11:30 am to 12:30 pm
Extracurricular Matrix, Growth Factors, Stem Cells and the Immune System – Understanding and Recreating the Multifaceted Regenerative Microenvironment
Regenerative medicine will play a crucial role in meeting future healthcare challenges, but its promises are largely not fulfilled today. For example, numerous clinical trials have failed to show effectiveness of therapies based on growth factors or stem/progenitor cells. Clearly, to make regenerative therapies a reality, we must better understand the interactions between the multiple actors that shape the regenerative microenvironment. First, I will present novel growth factor-based strategies inspired from the growth factor regulatory function of the extracellular matrix1-3. Secondly, I will focus on the immune modulation of stem cells and tissue regeneration, since understanding and controlling this aspect is fundamental for the development of better regenerative therapies. As an example, I will present recent findings demonstrating that the innate immune response controls tissue-resident and transplanted mesenchymal stem cell functions. Then, I will give perspectives for designing novel regenerative medicine therapies that integrate a control of the immune system.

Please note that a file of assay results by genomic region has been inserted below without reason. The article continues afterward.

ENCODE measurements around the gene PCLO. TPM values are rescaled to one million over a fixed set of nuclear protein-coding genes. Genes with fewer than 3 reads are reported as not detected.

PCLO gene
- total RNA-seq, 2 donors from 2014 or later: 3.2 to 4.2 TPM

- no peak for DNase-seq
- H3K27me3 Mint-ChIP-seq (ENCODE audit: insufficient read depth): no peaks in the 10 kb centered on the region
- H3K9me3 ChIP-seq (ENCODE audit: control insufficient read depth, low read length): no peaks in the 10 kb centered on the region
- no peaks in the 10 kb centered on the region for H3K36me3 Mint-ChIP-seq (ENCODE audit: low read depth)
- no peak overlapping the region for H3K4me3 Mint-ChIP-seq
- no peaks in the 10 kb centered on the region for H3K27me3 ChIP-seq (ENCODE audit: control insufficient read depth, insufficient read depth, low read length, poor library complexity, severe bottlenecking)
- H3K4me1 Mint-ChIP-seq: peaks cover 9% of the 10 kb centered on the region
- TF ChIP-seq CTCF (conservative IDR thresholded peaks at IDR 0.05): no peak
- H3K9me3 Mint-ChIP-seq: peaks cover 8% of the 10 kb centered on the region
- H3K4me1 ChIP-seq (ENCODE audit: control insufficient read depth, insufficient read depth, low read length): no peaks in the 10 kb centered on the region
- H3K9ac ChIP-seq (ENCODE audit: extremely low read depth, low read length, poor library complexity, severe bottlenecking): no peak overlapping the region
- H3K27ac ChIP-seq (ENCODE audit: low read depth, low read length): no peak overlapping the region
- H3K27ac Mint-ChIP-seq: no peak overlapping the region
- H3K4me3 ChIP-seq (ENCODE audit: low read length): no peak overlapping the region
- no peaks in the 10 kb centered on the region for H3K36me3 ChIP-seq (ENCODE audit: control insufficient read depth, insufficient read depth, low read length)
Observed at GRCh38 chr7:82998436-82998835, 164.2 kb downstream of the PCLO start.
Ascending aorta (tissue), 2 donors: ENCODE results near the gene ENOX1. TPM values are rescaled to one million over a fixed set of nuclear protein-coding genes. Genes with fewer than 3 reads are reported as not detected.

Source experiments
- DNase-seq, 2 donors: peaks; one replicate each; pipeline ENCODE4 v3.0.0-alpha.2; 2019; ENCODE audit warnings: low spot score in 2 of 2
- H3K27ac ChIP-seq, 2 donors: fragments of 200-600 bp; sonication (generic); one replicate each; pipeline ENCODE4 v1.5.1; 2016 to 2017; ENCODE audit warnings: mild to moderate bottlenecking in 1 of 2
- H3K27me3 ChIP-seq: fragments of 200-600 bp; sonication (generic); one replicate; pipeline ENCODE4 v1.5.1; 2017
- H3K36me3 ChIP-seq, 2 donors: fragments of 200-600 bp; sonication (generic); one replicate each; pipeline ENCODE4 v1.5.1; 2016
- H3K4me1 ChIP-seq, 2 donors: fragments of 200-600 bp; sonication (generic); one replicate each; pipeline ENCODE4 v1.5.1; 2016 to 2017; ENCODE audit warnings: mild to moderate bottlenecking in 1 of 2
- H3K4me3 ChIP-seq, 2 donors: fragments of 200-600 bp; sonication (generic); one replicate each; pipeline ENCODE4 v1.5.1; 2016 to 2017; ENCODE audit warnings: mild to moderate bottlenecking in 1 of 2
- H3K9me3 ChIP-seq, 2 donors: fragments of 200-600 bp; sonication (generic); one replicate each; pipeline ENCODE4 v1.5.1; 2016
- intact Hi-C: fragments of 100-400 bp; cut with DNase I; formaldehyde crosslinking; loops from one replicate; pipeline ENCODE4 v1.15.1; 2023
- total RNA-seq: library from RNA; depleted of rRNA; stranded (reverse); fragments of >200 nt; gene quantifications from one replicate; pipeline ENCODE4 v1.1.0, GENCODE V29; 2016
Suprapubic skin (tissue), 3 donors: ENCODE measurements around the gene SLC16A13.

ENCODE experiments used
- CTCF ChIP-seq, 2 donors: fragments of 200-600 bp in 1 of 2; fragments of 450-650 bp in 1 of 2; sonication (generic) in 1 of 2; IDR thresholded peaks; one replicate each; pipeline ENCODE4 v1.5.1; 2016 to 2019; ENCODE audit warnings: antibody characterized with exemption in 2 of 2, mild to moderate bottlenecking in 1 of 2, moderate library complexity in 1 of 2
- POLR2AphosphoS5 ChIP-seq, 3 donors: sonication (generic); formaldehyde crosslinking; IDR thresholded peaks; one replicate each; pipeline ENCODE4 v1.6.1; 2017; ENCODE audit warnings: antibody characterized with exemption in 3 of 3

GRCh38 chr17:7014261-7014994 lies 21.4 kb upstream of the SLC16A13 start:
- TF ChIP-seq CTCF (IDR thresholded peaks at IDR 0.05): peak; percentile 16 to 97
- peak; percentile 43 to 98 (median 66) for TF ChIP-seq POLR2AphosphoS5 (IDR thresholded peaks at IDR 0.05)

Biography: Dr. Martino obtained his PhD at the Ecole Polytechnique Fédérale de Lausanne (Switzerland), in 2011. In the laboratory of Prof. Jeffrey A. Hubbell, he principally focused on the growth factor regulatory function of the extracellular matrix. Notably, he developed a novel growth factor delivery system that is currently in clinical development. For his postdoctoral training, Dr. Martino received grants from the Swiss National Science foundation to perform research in Japan at Osaka University. In the laboratory of Prof. Shizuo Akira, he concentrated on how the innate immune system influences stem cell-based tissue regeneration. He is now Assistant Professor in Osaka University, focusing on the immune regulations of tissue regeneration. Dr. Martino’s long-term goal is to work at the interface between bioengineering, stem cell biology, and immunology, in order to develop novel and efficient regenerative medicine therapies that integrate a control the immune system.